Letter demands presidential action after symposium keynote

Laura Studley

Colorado State University students have drafted a letter to President Joyce McConnell addressing the University’s 20th Diversity Symposium speaker choice, Melina Abdullah. 

Abdullah has been associated with Nation of Islam’s leader, Louis Farrakhan. In a tweet posted by Abdullah in May of 2019, she shares her anger about Farrakhan being banned from Instagram and Facebook. Additionally, Abdullah has attended events hosted by NOI.  

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Farrakhan and the Nation of Islam have been connected to anti-LGBTQ+ and anti-Semitic ideals

“In the public denunciation of Dr. Abdullah, you have solidified whiteness as a standard that allows white supremacist speakers to come to campus and exercise their right to free speech without condemnation, while failing to hold the same standards for one who fights for Black liberation.” -Letter to President Joyce McConnell

“This (letter) is not intended to feed into the division between our communities,” the letter reads. “This is about our right and ability to be pro-Black and to acknowledge the intersections of religion, sexuality and gender within our Blackness. This is about our constant fight for our multitudes of identities to exist simultaneously, not to be separated.”

The letter addresses an email sent out by McConnell on Oct. 19. In the email, McConnell clarifies that the Office of the President was not responsible for making the decision to bring Abdullah to campus, but recognizes that, as president, she will be held accountable. 

“As President, let me be clear that I unequivocally condemn the racist, anti-Semitic and anti-LGBTQ+ rhetoric of the Nation of Islam, which is recognized as a hate group by most experts,” the email reads. “I will always stand up for our Jewish and LGBTQ+ communities to ensure they receive equal protections against hate.”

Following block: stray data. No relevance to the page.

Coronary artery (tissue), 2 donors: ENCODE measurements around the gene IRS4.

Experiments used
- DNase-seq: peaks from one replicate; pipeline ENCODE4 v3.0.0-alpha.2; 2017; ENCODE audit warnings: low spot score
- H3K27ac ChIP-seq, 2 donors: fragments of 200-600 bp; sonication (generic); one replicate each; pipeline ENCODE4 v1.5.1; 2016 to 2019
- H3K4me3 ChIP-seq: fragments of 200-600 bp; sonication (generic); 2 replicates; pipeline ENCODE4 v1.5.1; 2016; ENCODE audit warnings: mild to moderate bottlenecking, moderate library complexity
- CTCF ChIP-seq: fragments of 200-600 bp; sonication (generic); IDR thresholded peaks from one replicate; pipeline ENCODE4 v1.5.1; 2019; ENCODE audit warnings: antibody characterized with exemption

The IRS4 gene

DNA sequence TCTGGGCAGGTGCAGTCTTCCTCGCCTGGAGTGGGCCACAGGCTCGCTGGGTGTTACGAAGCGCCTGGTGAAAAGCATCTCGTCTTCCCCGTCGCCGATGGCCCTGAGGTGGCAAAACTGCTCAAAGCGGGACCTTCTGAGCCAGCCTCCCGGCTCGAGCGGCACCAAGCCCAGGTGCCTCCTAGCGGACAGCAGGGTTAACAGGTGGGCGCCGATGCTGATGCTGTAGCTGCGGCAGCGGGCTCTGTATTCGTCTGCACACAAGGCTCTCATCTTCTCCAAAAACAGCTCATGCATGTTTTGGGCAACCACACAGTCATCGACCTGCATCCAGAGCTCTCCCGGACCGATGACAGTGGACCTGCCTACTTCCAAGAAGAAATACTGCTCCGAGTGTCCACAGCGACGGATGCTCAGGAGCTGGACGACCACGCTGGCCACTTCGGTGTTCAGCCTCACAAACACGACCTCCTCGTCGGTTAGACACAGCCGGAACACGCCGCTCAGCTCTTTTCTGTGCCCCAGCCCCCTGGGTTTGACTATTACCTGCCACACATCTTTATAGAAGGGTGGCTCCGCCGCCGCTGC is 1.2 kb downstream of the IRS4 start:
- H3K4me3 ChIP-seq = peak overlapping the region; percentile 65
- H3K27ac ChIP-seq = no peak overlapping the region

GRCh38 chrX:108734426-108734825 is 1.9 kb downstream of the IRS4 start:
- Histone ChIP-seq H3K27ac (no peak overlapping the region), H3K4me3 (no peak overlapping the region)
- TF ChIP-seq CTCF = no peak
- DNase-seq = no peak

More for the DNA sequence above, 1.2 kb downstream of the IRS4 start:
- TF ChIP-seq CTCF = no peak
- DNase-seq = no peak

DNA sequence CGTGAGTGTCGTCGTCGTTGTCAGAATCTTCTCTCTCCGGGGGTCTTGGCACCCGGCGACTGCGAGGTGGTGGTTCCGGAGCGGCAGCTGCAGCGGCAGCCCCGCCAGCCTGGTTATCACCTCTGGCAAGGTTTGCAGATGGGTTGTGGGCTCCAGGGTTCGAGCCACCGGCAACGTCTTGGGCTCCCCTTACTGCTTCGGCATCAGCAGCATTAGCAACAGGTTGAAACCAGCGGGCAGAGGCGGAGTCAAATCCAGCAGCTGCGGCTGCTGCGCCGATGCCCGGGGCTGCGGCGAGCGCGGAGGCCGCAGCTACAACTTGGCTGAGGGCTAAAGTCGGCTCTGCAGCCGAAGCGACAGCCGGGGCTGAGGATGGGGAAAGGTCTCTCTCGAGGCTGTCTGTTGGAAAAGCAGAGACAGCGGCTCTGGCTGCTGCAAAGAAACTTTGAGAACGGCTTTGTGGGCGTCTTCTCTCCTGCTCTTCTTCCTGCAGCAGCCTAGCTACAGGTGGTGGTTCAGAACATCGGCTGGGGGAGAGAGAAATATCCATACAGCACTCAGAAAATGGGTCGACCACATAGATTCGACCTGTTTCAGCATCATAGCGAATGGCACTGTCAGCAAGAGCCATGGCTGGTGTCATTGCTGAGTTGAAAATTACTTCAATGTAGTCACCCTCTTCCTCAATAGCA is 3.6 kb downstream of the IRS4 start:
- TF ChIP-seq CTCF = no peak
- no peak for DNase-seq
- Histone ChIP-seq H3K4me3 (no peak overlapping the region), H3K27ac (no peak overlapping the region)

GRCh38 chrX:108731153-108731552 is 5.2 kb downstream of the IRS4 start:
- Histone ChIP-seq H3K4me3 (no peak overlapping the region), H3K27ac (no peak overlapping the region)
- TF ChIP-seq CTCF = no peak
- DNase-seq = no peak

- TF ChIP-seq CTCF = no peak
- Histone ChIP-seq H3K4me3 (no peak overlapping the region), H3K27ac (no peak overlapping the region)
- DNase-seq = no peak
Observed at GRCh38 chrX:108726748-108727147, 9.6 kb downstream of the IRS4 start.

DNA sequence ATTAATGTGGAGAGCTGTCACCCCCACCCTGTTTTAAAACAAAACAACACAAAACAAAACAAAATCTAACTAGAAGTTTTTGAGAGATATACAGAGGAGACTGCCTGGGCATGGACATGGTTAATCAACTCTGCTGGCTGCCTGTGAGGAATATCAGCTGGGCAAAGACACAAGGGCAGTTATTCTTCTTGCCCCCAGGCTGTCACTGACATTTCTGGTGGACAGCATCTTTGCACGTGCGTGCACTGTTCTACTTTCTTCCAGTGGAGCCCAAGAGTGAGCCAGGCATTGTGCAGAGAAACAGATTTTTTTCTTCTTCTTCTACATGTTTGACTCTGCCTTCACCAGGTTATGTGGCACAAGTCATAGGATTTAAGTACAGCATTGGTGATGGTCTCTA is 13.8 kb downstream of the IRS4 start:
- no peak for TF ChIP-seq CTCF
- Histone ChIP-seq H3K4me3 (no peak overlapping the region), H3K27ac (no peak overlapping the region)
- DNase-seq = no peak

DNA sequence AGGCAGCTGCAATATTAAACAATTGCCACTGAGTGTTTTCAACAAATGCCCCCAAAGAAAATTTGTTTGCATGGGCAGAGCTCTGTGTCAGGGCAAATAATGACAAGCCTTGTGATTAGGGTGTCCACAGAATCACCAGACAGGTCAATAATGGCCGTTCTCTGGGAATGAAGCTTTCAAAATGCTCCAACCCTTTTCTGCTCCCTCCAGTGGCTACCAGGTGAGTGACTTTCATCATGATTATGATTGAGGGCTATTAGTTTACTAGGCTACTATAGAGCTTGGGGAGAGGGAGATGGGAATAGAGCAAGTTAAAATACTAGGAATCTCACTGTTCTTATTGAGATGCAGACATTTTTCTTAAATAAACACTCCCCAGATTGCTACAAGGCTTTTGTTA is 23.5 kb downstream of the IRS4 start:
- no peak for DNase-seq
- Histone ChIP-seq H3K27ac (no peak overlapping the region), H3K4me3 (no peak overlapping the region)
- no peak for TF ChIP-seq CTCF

The letter to McConnell explains that it is because of her response that she is unable to support different marginalized identities at once, stating that there have been multiple occasions that McConnell has “ostracized and silenced the Black community.”

“In the public denunciation of Dr. Abdullah, you have solidified whiteness as a standard that allows white supremacist speakers to come to campus and exercise their right to free speech without condemnation while failing to hold the same standards for one who fights for Black liberation,” the letter reads.  

The letter calls for change, providing ways McConnell and the University can take action. 

First, it calls for a mandatory, “more intensive” diversity training for top administrators, in efforts to “reconcile the history of harm done in their messaging and failed courses of action.” Second, it says to make policy changes that last. 

“This would demonstrate the University’s unequivocal support for marginalized communities without the empty promises to which we have grown accustomed,” the letter reads. 

The letter has over 100 signatures and welcomes any student to sign.  

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Laura Studley can be reached at news@collegian.com or on Twitter @laurastudley_